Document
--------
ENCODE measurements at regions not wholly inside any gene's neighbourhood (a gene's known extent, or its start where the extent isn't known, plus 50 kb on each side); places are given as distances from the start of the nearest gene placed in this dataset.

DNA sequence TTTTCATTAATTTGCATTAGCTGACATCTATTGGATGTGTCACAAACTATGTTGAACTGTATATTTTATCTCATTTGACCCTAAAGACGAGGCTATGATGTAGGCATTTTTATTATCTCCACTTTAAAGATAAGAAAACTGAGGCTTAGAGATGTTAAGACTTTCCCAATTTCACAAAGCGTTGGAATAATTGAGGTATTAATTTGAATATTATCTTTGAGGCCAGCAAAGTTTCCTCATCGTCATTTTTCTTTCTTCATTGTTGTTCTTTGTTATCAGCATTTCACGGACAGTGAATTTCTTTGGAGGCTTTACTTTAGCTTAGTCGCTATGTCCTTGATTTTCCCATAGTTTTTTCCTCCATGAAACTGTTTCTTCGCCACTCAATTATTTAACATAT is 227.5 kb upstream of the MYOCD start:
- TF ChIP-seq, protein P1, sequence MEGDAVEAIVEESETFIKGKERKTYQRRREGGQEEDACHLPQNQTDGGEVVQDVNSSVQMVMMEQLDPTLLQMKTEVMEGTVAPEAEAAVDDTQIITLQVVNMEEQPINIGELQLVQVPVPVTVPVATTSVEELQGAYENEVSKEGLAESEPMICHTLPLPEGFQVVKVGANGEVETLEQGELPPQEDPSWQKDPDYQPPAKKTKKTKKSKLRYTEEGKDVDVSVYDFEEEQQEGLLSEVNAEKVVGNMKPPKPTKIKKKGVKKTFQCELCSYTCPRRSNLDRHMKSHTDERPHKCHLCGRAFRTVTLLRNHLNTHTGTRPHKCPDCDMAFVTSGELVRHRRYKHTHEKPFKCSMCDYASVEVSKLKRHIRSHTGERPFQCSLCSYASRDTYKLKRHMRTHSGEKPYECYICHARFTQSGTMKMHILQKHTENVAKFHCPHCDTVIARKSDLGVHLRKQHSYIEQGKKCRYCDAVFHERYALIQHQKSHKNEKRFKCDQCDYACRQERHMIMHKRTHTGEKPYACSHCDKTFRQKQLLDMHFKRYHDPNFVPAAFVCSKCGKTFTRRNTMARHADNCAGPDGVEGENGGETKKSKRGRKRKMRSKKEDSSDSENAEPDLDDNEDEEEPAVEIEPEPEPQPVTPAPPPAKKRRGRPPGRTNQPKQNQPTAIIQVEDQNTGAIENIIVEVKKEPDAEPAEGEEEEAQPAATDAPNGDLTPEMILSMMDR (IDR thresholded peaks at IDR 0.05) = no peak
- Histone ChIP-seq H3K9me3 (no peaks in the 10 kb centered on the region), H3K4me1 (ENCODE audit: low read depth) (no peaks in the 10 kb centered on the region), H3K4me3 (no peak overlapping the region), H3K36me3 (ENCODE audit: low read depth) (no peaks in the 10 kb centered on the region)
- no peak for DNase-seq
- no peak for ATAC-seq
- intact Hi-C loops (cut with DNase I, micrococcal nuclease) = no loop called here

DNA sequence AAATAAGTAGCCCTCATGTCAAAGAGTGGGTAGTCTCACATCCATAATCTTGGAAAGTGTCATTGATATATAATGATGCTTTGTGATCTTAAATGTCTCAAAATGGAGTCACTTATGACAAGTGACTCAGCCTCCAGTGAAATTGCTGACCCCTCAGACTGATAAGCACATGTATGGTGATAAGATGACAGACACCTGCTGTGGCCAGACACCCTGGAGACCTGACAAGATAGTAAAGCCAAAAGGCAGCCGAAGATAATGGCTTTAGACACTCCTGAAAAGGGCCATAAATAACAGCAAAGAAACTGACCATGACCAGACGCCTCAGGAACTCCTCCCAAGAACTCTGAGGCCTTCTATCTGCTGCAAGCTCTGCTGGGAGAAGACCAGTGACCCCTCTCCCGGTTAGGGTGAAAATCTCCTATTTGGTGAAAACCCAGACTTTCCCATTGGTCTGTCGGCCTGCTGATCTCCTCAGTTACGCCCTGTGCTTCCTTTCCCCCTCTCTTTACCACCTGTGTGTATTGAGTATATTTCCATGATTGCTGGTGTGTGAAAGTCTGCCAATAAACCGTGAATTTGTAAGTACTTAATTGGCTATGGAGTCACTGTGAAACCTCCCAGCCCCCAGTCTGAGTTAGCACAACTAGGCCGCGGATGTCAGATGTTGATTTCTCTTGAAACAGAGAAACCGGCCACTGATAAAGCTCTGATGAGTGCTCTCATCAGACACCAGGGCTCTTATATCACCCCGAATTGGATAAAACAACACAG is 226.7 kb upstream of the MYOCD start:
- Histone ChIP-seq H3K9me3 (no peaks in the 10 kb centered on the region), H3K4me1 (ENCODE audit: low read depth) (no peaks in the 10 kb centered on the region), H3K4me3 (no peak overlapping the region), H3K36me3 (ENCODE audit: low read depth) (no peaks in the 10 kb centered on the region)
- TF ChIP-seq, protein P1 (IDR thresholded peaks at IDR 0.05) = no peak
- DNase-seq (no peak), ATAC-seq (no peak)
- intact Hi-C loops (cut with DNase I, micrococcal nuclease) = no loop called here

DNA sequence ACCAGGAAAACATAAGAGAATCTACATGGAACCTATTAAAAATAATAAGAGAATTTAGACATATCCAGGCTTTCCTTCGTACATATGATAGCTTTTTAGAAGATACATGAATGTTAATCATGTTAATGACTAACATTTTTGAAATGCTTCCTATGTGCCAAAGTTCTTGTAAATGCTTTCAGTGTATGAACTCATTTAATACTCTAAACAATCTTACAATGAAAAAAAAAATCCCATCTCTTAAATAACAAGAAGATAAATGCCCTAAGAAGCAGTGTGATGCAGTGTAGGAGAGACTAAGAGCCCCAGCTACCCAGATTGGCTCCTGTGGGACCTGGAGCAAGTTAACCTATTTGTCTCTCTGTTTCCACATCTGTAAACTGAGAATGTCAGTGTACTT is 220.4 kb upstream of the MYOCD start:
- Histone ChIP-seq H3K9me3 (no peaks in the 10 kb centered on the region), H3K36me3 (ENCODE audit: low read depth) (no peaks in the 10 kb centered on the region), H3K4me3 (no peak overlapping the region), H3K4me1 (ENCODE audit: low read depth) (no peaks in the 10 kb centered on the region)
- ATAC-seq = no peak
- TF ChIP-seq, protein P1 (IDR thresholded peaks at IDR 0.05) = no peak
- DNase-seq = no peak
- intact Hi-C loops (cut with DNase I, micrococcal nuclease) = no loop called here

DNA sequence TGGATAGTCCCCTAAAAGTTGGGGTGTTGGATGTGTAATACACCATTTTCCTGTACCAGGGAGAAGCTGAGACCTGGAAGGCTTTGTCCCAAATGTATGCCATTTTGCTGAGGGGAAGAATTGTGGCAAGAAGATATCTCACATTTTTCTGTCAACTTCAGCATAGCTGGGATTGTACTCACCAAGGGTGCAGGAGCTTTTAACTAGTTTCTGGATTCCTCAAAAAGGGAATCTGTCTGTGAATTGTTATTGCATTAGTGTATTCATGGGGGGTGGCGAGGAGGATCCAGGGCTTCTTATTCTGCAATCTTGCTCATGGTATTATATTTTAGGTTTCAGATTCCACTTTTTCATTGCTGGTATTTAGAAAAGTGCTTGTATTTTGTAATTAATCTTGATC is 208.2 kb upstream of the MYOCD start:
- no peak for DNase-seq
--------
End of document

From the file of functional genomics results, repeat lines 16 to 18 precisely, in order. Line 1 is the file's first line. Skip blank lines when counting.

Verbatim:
- TF ChIP-seq, protein P1 (IDR thresholded peaks at IDR 0.05) = no peak
- DNase-seq = no peak
- intact Hi-C loops (cut with DNase I, micrococcal nuclease) = no loop called here